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Patients receiving immunosuppressive drugs – essential reading.

Patients receiving immunosuppressive drugs – essential reading.

Repatriation means the return of patients to transplant specialist centers in terms of the prescribing (instead of their GP) of their immunosuppressive drugs.

Background

There is a variance in arrangements for the prescribing and funding of immunosuppression medication throughout England. The Renal Transplant Clinical Reference Group (CRG) recommend that all patients receiving post-transplant immunosuppressive drugs (ISD’s) should be managed directly by the specialist centre and those patients receiving their ISD’s from GPs should be repatriated. Currently NHS England are working on this change initiative.

NHS England anticipated that agreed processes would be in place by April 2014 with the intention that all post-transplant patients will be receiving their medication from their specialist center by April 2015. THIS TIMESCALE HAS NOT BEEN ACHIEVED AND THE CHANGE IS ONGOING

Some areas of England have already implemented repatriation and/or have agreed implementation dates. To reduce the impact to patients, medication will be provided via homecare and/or throughout-sourced delivery systems allowing collection of prescription close to the patient’s home. HOWEVER HOMECARE SERVICES HAVE EXPERINCED DIFFICULTY THEMSELVES please see the Alert Message on the NKF website.

 The drugs that covered are:

• Azathioprine

• Prednisolone

• Ciclosporin

• Tacrolimus

• Mycophenolate Mofetil

• Mycophenolate Sodium

• Sirolimus

 Summary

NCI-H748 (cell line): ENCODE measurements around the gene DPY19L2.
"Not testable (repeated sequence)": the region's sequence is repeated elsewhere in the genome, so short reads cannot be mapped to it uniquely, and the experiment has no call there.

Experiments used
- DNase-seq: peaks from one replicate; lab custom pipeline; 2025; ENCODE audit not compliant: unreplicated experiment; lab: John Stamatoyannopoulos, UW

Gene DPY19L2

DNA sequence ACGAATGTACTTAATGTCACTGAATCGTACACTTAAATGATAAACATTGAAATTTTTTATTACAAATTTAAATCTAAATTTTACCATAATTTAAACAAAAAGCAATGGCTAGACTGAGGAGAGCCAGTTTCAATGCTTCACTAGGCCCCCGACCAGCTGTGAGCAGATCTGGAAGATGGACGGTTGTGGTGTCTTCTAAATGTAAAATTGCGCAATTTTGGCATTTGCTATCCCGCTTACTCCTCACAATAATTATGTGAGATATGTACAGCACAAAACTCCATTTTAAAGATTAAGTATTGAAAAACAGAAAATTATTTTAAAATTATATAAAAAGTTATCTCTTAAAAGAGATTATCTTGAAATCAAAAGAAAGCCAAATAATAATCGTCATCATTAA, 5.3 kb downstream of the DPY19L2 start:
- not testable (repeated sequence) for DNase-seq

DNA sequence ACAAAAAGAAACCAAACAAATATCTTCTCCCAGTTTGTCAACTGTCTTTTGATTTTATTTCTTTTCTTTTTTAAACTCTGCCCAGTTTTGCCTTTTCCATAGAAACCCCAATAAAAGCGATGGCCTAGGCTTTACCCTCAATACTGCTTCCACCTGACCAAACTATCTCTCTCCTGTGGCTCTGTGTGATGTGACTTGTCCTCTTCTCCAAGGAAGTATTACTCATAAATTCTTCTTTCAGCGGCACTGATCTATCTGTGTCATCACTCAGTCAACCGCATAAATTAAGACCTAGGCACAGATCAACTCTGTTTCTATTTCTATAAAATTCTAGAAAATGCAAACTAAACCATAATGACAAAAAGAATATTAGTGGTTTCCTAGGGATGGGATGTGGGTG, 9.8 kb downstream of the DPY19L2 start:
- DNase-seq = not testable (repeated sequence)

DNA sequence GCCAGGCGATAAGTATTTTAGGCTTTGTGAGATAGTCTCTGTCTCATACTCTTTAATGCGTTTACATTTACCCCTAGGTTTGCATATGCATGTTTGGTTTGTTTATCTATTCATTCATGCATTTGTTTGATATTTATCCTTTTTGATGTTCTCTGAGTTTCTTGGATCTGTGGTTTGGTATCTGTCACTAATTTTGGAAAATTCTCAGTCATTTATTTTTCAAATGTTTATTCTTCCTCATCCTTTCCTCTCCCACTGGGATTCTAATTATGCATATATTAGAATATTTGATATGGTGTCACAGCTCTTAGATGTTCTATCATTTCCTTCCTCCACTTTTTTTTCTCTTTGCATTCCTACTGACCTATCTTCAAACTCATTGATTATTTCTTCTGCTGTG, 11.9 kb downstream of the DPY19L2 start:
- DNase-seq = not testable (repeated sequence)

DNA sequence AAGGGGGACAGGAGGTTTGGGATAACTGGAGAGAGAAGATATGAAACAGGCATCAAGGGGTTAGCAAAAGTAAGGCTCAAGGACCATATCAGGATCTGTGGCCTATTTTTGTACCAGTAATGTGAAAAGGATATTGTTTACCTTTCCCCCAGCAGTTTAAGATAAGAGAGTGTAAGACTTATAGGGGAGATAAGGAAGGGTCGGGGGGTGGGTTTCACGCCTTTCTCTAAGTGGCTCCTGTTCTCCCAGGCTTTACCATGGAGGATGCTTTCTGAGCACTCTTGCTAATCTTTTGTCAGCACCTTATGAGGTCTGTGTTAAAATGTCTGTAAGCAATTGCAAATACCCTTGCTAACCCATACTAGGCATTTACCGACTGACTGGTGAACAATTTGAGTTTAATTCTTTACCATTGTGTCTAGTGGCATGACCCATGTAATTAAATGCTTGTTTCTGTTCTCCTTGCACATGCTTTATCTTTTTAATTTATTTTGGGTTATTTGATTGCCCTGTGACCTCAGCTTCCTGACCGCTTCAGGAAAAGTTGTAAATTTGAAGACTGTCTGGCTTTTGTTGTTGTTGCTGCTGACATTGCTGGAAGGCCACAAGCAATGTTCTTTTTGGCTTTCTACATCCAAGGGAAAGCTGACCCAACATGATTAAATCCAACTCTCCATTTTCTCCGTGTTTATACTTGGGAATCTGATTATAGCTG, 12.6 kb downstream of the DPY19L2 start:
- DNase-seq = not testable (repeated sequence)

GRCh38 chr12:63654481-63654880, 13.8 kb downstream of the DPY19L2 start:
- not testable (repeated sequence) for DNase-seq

Patient safety is a key driver for this initiative. Current safety and quality concerns include the inadvertent switch between brands of Tacrolimus and Ciclosporin, which can lead to clinically significant negative outcomes such as toxicity and rejection. There is limited knowledge in primary care around medicines management for renal transplant patients. On occasions this has led to inappropriate/too frequent or infrequent patient monitoring and failure to identify unwanted effects of ISD’s and clinically significant interactions with other medicines and foods. Repatriation of prescribing of post-transplant ISD’s to secondary care will minimise the risk of inappropriate brand switching and allow for greater specialist medicines management. After repatriation GPs will continue to have an active role in prescribing for transplant patients, including the prescribing of all other drugs the patient may require. It is therefore vital that excellent communication between secondary and primary care exists. Both parties need to be kept fully informed of patients’ medication regimen to support safe prescribing. In addition to improving the value of renal transplant services through improved patient quality and safety, repatriation offers a significant opportunity to achieve potential savings by utilising secondary care contract drug prices.